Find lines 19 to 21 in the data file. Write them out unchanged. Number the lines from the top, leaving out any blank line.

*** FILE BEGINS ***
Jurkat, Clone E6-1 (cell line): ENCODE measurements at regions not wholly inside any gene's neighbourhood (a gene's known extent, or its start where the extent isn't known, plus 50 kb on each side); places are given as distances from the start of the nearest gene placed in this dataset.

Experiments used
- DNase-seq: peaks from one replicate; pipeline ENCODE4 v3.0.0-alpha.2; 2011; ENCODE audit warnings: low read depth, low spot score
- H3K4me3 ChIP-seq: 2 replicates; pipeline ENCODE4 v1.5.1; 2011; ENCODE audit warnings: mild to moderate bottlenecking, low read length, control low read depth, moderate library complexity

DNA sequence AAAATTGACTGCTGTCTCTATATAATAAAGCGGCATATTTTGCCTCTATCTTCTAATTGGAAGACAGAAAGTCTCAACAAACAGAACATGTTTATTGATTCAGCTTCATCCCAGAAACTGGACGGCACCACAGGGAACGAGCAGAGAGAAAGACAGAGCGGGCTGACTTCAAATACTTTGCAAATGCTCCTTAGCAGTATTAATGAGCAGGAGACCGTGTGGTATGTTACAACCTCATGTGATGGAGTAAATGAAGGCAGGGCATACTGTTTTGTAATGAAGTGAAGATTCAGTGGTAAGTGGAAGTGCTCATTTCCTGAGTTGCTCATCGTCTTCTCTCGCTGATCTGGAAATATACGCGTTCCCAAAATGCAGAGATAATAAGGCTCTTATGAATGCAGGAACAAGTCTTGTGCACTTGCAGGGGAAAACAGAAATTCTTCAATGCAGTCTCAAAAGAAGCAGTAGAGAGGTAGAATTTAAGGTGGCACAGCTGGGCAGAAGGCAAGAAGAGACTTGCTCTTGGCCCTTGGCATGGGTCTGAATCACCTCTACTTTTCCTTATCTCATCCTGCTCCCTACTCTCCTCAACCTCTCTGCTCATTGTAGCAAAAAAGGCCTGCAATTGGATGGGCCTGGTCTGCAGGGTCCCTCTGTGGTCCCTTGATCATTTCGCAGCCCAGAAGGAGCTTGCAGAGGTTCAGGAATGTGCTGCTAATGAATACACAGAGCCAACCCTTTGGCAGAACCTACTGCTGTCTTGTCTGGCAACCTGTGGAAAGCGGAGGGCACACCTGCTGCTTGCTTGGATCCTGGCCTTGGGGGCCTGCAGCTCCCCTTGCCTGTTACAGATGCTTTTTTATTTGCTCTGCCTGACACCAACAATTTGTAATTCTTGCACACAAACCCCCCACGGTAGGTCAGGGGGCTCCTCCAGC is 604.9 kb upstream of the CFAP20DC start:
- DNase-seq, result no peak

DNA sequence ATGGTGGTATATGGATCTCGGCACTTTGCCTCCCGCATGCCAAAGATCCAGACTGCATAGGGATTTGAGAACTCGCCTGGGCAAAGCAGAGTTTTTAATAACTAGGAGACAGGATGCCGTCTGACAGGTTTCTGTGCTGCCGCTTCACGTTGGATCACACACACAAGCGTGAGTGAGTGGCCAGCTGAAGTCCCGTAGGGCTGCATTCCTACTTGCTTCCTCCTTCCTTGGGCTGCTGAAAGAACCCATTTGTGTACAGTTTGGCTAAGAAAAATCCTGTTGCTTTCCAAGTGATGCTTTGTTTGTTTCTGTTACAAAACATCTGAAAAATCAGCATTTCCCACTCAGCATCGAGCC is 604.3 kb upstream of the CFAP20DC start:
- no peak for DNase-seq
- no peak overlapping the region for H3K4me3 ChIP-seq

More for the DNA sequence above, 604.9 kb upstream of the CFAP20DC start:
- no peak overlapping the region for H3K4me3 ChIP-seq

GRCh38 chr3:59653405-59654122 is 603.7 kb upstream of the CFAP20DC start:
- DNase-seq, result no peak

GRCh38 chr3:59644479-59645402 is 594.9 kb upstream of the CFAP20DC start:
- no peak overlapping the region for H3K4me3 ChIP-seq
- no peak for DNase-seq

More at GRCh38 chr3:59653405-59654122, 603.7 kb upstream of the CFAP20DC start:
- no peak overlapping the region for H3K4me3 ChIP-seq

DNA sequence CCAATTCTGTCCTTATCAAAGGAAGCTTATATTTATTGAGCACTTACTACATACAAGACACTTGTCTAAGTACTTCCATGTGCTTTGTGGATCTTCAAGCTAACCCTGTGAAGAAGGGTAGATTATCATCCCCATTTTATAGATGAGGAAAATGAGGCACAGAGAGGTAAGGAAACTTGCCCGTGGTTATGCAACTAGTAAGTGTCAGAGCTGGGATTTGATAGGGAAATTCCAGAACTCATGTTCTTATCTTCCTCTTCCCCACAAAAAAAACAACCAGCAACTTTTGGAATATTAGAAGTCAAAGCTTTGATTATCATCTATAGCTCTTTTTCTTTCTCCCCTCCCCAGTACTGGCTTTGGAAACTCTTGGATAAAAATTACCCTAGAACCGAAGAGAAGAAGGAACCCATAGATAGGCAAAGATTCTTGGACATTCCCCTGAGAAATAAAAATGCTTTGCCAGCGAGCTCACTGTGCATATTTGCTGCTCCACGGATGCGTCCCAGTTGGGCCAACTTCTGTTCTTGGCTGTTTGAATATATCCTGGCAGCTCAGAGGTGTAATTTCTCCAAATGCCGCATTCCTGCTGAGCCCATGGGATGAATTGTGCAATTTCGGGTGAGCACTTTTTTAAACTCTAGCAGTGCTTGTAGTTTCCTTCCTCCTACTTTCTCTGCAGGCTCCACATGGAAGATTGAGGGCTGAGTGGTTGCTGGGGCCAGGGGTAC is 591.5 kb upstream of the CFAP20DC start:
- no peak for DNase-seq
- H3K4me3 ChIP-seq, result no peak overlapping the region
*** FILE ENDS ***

DNA sequence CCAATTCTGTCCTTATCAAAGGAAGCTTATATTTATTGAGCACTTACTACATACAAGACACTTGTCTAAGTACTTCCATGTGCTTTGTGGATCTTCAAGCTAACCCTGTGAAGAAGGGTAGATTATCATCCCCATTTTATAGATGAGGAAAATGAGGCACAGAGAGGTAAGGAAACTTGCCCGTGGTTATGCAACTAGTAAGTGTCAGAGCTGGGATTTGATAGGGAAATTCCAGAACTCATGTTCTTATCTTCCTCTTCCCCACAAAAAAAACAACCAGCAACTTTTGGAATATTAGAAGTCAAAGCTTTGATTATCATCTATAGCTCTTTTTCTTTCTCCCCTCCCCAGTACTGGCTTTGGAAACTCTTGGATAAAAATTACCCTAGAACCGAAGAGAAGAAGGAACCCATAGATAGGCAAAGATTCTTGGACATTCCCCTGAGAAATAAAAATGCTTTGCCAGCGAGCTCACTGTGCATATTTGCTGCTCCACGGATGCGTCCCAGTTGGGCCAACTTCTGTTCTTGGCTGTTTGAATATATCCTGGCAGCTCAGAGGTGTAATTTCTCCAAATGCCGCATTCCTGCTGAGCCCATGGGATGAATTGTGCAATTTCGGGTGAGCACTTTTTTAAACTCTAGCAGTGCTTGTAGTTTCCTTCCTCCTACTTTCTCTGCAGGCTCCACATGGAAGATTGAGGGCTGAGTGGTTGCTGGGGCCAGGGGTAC is 591.5 kb upstream of the CFAP20DC start:
- no peak for DNase-seq
- H3K4me3 ChIP-seq, result no peak overlapping the region